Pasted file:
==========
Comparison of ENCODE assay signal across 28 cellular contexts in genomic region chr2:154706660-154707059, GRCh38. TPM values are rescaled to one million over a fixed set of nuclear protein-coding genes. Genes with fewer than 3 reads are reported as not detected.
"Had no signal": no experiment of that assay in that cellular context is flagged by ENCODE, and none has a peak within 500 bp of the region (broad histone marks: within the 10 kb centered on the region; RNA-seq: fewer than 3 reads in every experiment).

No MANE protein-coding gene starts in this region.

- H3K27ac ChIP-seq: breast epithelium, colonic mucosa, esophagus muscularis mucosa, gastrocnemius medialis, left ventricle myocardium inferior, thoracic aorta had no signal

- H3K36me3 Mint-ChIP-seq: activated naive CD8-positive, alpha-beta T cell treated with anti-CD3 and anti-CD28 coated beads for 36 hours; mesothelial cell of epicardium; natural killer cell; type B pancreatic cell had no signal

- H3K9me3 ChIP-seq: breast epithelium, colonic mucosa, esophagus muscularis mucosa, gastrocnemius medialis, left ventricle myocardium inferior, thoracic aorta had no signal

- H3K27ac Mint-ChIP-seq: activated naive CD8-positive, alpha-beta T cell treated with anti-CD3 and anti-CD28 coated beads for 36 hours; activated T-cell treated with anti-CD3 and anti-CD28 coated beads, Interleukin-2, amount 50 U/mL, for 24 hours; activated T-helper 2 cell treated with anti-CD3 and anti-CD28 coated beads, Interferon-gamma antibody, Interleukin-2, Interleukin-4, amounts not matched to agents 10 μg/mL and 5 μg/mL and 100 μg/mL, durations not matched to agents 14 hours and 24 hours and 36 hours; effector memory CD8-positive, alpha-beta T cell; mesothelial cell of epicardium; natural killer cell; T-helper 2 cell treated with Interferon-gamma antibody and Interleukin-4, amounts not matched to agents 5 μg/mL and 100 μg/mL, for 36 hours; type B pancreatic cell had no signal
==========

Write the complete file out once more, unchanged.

Comparison of ENCODE assay signal across 28 cellular contexts in genomic region chr2:154706660-154707059, GRCh38. TPM values are rescaled to one million over a fixed set of nuclear protein-coding genes. Genes with fewer than 3 reads are reported as not detected.
"Had no signal": no experiment of that assay in that cellular context is flagged by ENCODE, and none has a peak within 500 bp of the region (broad histone marks: within the 10 kb centered on the region; RNA-seq: fewer than 3 reads in every experiment).

No MANE protein-coding gene starts in this region.

- H3K27ac ChIP-seq: breast epithelium, colonic mucosa, esophagus muscularis mucosa, gastrocnemius medialis, left ventricle myocardium inferior, thoracic aorta had no signal

- H3K36me3 Mint-ChIP-seq: activated naive CD8-positive, alpha-beta T cell treated with anti-CD3 and anti-CD28 coated beads for 36 hours; mesothelial cell of epicardium; natural killer cell; type B pancreatic cell had no signal

- H3K9me3 ChIP-seq: breast epithelium, colonic mucosa, esophagus muscularis mucosa, gastrocnemius medialis, left ventricle myocardium inferior, thoracic aorta had no signal

- H3K27ac Mint-ChIP-seq: activated naive CD8-positive, alpha-beta T cell treated with anti-CD3 and anti-CD28 coated beads for 36 hours; activated T-cell treated with anti-CD3 and anti-CD28 coated beads, Interleukin-2, amount 50 U/mL, for 24 hours; activated T-helper 2 cell treated with anti-CD3 and anti-CD28 coated beads, Interferon-gamma antibody, Interleukin-2, Interleukin-4, amounts not matched to agents 10 μg/mL and 5 μg/mL and 100 μg/mL, durations not matched to agents 14 hours and 24 hours and 36 hours; effector memory CD8-positive, alpha-beta T cell; mesothelial cell of epicardium; natural killer cell; T-helper 2 cell treated with Interferon-gamma antibody and Interleukin-4, amounts not matched to agents 5 μg/mL and 100 μg/mL, for 36 hours; type B pancreatic cell had no signal